What is a Gallbladder Flush? (with pictures)

Ron Marr
Ron Marr
Several abdominal organs, including the gallbladder.
Several abdominal organs, including the gallbladder.

Home remedies tend to come and go in terms of popularity, yet some seem to linger. Falling into the latter category would be a homeopathic treatment known as a gallbladder flush. This procedure purports to naturally cleanse the body of gallstones, eliminating pain and removing the necessity of surgery. Most Western medical authorities believe this process simply doesn’t work, however, and may even pose a degree of danger for those attempting it.

A gallbladder flush attempts to naturally cleanse the body of gallstones.
A gallbladder flush attempts to naturally cleanse the body of gallstones.

Proponents of a gallbladder flush claim that by consuming a combination of herbs, oils, foods, and juices, gallstones will be flushed out of the tiny organ. The gallbladder itself plays a part in digestion, primarily by collecting and concentrating the bile that is produced in the liver. Advocates of the flushing approach say this treatment will flush gallstones from the body through the natural process of elimination.

Almost all methods detailing a gallbladder flush involve drinking varying amounts of olive oil, apple juice, and lemon juice. There is generally a fasting period involved. Other recipes include large amounts of water, herbal combinations, raw fruits and vegetables, and sometimes the extracts of rare or exotic plants. There are many different recipes for homeopathic versions of a gallbladder flush.

Certain herbs can be beneficial to one’s well-being when administered correctly. In this sense, they are much like vitamins, minerals, and natural oils, all of which can bring on positive effects when used as a dietary supplement. Without doubt, consuming fruits and vegetables is also a smart choice.

The potential dangers of a gallbladder flush lie in the fact that some people may have allergies or serious reactions to the various ingredients that are consumed. Sometimes the combination of these ingredients leads to intense vomiting and diarrhea. Most medical professionals believe that the only safe method of removing gallstones comes via the care of a qualified medical doctor. Sometimes sound waves can be used to crush the stones, and sometimes the gall bladder is removed entirely.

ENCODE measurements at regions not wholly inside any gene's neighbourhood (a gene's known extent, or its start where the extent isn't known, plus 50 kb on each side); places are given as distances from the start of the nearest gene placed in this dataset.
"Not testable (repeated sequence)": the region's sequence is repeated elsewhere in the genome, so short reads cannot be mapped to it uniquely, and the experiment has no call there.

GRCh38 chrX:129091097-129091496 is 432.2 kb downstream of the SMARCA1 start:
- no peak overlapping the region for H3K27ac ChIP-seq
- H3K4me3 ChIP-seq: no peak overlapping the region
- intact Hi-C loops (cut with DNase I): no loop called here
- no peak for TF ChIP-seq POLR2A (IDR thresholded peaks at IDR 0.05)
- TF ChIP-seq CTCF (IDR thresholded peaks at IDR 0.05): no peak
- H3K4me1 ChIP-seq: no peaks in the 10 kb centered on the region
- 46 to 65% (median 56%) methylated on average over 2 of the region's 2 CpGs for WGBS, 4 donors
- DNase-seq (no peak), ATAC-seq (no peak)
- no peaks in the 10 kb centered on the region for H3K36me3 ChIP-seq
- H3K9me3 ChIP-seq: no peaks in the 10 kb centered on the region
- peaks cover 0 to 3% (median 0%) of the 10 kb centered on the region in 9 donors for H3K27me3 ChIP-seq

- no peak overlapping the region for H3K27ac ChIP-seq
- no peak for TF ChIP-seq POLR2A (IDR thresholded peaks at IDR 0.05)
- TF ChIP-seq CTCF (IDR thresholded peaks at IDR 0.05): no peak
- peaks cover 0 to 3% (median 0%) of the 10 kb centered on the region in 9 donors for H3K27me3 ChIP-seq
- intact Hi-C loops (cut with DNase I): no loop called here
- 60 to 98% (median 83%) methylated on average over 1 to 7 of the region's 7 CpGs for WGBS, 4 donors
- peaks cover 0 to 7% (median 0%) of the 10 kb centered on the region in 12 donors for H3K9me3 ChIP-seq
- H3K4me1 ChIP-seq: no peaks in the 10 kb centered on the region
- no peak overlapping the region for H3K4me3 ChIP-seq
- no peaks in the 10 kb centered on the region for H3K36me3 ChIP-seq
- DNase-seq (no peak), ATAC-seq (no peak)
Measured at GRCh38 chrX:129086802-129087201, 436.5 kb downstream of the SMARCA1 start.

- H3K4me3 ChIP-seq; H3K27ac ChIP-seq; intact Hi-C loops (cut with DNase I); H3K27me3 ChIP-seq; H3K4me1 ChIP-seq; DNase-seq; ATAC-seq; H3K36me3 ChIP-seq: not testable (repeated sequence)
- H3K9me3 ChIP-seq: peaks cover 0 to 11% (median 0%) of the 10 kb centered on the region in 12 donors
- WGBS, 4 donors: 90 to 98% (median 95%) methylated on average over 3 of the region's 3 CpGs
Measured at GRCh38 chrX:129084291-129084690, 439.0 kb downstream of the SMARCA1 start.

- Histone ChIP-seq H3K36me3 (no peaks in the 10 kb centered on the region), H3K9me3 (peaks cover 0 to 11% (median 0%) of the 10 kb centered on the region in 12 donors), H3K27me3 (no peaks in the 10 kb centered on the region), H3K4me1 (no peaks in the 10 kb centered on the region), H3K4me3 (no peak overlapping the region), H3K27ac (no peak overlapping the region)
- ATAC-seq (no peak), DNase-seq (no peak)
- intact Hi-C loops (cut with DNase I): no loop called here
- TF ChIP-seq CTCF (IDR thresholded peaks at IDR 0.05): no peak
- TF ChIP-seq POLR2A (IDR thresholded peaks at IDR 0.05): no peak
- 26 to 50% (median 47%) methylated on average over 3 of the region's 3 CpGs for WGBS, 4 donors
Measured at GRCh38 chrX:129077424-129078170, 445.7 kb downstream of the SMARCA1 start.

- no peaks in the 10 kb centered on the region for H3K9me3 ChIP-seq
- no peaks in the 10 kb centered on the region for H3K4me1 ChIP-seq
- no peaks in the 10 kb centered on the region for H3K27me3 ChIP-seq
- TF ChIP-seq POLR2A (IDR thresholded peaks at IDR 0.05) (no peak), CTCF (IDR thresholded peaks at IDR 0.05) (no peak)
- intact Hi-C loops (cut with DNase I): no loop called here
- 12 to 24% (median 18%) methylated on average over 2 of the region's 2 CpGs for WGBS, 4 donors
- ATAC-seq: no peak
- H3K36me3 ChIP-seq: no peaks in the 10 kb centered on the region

There have been no scientific studies that prove a gallbladder flush works. Having gallstones can be an extremely serious issue, and if left untreated can be fatal. They can affect the liver and pancreas, in addition to the gallbladder, and cause significant damage. Anyone who may be experiencing gallstones should see a doctor as soon as possible to determine what type of treatment is best.

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Discussion Comments


Gallstones? Or something far less serious?

A 2005 piece in the journal Lancet related the story of a 40-year-old woman who embarked on a series of “cleanses” upon the advice of her herbalist. The patient consumed 600 ml of olive oil and 300 ml of lemon juice then “passed” several semisolid objects via her bowels several hours later.

The patient then took what she apparently thought were gallstones to a clinic and had them looked at by medical professionals. According to the doctors who examined this patient and her stones, the “stones” were simply very, very crude balls of -- soap.

Soap? Yes. Your “Gallstones” are soap.

Before you dismiss this story as just another one of those stupid urban myths, think about it for a moment. Soap is, after all, just a salt made up of some kind of fatty acid mixed with some kind of alkaline. The olive oil provided the fatty acid and the lemon juice provided the potassium. Mix in a little bile from the gallbladder, because bile is, remember, an emulsifier, and you have soap. Not a very good soap, but soap nonetheless.

This “cleansing” method for clearing the gallbladder of gallstones was made popular by authors like Hulda Clark and is often discussed on natural health forums. But, as you can see, at least in the case documented in the Lancet, what’s being “cleansed” has nothing to do with your gallbladder.


Your article reeks of ignorance and a false sense of superiority over natural healing methods.

I encourage you to come down from you perceived ivory tower and honestly look at the verifiable evidence behind not only gallbladder flushes but natural healing methods on the whole, that has been around much longer than Western Medicine and has much more success in dealing with day to day ailments.

Unlike Western Medicine which gets rich off people sickness and disease whether real or not. Many of the natural remedies can be effectively dealt with through the use of holistic foods and herbs. No one is getting rich off of that, least of all Western Medicine which of course explains the negativity, and hysteria involved in critiquing natural healing methods. The AMA isn't concerned with people being hurt they're concerned with not making millions of dollars.

The tradition Medical Establishments day of reigning as it has with the blind following the blind is limited. The public is sick and tired of the lies and hype, overpriced and under effective treatments.

May we return to the ways of wisdom and as Hippocrates said "Let food be our medicine and medicine be our food." --Teressa

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    • Several abdominal organs, including the gallbladder.
      Several abdominal organs, including the gallbladder.
    • A gallbladder flush attempts to naturally cleanse the body of gallstones.
      A gallbladder flush attempts to naturally cleanse the body of gallstones.